Baby kangaroo poo could combat methane from cows and aid muscle growth

Reducing the farts of cow-produced methane emissions is no laughing matter. 
Sade Agard
A baby kangaroo looking contemplative
A baby kangaroo looking contemplative


Baby kangaroo poo may serve as a novel solution to the environmental issue of cow-produced methane, according to a news release published on February 14. 

Scientists were able to demonstrate that a microbial culture created from kangaroo feces could inhibit the production of methane which cows discard as flatulence (otherwise known as back passage gas or farts). Better yet, the inhibitor created a by-product that aids cows' muscle growth.

How can baby kangaroo poo reduce methane emissions?

Washington State University (WSU) researchers, who study fermentation and anaerobic processes, simulated cow digestion using an artificial rumen they had previously designed. A rumen is the largest stomach compartment found in ruminant animals.

Rumens have "amazing abilities," said Ahring, a professor at the Gene and Linda Voiland School of Chemical Engineering and Bioengineering and in Biological System Engineering. Rumens have several enzymes that can break down natural materials.

Her team discovered that baby kangaroos – and not adults – had bacteria in their foreguts that produce acetic acid, which aids muscle growth, rather than methane.

They chose a stable mixed culture created from a baby kangaroo's feces as they could not identify the precise bacteria that might be responsible for creating the acetic acid.

After initially reducing the methane-producing bacteria in their reactor with a specialized chemical, the acetic acid bacteria were able to replace the methane-producing microbes.

"It is a very good culture. I have no doubt it is promising," Ahring said. "It could be really interesting to see if that culture could run for an extended period of time, so we would only have to inhibit the methane production from time to time." In this way, the researchers hope to try it on real cows sometime in the future.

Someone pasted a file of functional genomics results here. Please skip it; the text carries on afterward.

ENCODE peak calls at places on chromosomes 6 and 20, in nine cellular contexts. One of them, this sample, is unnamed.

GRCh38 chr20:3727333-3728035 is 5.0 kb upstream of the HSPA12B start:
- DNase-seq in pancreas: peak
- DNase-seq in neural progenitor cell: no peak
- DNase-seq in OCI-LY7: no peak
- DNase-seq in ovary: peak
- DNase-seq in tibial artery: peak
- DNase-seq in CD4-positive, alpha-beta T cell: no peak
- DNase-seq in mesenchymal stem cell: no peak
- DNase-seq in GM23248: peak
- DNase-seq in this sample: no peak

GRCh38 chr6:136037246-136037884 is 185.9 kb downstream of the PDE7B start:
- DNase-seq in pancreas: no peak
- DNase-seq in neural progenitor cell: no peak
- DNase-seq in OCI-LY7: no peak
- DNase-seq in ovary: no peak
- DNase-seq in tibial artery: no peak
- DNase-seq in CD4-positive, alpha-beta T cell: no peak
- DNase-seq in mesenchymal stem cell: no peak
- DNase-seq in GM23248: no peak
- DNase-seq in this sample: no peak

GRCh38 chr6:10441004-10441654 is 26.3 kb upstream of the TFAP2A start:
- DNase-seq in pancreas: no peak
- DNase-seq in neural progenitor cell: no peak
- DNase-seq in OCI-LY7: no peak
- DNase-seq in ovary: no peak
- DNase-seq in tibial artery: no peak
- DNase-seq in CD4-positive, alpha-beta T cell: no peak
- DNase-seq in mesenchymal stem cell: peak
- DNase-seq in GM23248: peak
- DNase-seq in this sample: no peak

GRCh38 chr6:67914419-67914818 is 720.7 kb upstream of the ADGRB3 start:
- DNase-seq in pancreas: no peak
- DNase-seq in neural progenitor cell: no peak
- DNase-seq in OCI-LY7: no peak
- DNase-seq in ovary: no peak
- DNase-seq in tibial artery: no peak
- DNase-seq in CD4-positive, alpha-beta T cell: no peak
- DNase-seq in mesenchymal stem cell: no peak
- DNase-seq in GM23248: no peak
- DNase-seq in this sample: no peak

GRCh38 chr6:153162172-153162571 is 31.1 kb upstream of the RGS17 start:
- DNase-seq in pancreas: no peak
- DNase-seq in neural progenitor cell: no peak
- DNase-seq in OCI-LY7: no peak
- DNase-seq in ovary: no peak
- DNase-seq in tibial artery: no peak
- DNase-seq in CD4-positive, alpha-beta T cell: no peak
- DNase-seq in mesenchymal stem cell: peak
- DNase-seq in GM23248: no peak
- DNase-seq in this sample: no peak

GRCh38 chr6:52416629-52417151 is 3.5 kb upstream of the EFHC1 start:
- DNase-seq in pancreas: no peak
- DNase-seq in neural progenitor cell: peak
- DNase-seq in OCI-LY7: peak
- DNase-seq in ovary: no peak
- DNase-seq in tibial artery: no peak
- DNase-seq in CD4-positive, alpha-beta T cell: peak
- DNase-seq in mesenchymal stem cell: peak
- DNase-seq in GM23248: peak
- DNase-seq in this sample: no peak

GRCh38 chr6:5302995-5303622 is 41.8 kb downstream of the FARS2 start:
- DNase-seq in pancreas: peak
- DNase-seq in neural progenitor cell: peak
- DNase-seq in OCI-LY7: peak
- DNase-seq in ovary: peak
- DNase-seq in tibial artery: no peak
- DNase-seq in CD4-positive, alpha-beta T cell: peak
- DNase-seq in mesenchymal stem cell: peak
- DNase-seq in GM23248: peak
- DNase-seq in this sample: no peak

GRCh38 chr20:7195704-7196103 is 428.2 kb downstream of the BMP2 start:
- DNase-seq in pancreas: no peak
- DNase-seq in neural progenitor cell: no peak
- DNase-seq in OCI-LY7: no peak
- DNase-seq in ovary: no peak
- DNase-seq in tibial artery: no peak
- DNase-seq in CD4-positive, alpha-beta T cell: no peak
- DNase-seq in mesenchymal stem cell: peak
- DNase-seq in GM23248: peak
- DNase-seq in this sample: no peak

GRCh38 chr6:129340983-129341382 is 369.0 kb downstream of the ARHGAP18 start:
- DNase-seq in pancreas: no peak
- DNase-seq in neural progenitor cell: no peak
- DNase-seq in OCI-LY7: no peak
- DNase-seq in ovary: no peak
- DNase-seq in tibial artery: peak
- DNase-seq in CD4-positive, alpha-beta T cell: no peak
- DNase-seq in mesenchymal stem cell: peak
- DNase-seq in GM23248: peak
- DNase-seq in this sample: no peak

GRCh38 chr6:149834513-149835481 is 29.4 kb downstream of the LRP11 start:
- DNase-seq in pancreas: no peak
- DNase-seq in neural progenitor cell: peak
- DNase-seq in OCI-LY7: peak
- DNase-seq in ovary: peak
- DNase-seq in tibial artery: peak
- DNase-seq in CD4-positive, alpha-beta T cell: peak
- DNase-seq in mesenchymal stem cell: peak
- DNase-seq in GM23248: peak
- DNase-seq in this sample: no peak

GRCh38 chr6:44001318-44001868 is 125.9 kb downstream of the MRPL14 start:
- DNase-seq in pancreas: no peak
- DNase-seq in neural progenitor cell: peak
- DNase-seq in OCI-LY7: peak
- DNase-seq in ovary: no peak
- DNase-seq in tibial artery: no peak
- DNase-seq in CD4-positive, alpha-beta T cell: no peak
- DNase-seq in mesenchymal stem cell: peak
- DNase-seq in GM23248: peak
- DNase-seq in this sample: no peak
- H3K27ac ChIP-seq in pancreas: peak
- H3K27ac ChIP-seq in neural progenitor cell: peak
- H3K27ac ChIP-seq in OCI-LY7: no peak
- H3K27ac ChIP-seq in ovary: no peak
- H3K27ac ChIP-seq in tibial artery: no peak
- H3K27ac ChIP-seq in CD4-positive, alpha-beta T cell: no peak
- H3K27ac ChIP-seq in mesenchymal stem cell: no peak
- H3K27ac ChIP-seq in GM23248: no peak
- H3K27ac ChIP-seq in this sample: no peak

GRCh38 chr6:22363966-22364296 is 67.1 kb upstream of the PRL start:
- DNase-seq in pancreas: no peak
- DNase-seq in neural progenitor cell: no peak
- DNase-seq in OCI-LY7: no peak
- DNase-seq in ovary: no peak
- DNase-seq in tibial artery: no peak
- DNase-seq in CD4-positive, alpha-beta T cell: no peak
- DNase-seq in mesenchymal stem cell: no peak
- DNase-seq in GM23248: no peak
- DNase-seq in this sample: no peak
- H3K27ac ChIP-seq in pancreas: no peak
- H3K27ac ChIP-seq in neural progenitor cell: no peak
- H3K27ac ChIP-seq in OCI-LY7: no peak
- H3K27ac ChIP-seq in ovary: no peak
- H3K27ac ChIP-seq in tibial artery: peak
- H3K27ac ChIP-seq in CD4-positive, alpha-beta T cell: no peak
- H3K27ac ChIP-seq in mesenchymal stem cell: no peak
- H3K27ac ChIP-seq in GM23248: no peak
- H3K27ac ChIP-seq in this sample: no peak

Why do we need to make 'cow gas' methane-free?

Methane is the second-largest greenhouse gas contributor and has a heating effect on the atmosphere that is nearly 30 times greater than that of carbon dioxide. 

Ruminant animals, such as cattle and goats, are estimated to contribute most of the methane released into the atmosphere from the agricultural industry. Furthermore, 10 percent of the animal's energy is required to produce methane.

Researchers worldwide have tried feeding cows different diets and chemical inhibitors to limit the creation of methane. Still, the methane-producing bacteria quickly develop resistance to the medications. 

Some have also attempted to create vaccines. However, the microbiome of a cow depends on the food it consumes, and there are far too many different types of methane-producing bacteria in the world. The biological functions of the animals may also be affected by the interventions.

The full study was published in the journal Biocatalysis and Agricultural Biotechnology.

Study abstract:

Methane from anaerobic fermentation in the rumen of cattle is a major contributor to greenhouse gases (50–60%). Methanogenesis is an important process in the ruminants as it scavenges hydrogen produced during the anaerobic fermentation of sugars in the rumen and, thereby, balances the fermentation process. This work focuses on mitigation of methane production in rumen by bioaugmentation with hydrogenotrophic acetogenic strains thus, channelizing hydrogen towards acetate instead of methane. For this two acetogenic cultures: Acetobacterium woodii and a stable consortium from a baby kangaroo feces sample were used as potential competitors for hydrogen-carbon dioxide against rumen methanogens. Addition of Acetobacterium woodii or an acetogenic kangaroo consortium had only limited effect on methane production from continuously grown rumen cultures. However, one-time treatment with an inhibitor of methanogenesis (2-bromoethanesulfonic acid), along with addition of either of the two acetogenic cultures resulted in well-functioning fermentation process with acetogenesis with no methane production. Monod's growth kinetics studies were done to test the ability of selected homoacetogens to compete against methanogens for hydrogen. The results show a lower Ks value for the methanogenic culture (0.737 mM hydrogen) compared to the Ks values for Acetobacterium woodii and the kangaroo consortia of 6.844 mM and 3.788 mM hydrogen, respectively. The Vmax was found to be similar for the methanogenic and kangaroo culture (0.381 mM/h and 0.331 mM/h, respectively) but lower for Acetobacterium woodii (0.217 mM/h).